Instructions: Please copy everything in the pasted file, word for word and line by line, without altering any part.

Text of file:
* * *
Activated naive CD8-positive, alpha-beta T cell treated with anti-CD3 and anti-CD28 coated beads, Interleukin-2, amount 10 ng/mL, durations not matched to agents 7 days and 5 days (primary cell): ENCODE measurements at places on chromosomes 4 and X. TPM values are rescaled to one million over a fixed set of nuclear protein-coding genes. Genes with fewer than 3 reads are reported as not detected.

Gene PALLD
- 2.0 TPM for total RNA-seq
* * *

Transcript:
Activated naive CD8-positive, alpha-beta T cell treated with anti-CD3 and anti-CD28 coated beads, Interleukin-2, amount 10 ng/mL, durations not matched to agents 7 days and 5 days (primary cell): ENCODE measurements at places on chromosomes 4 and X. TPM values are rescaled to one million over a fixed set of nuclear protein-coding genes. Genes with fewer than 3 reads are reported as not detected.

Gene PALLD
- 2.0 TPM for total RNA-seq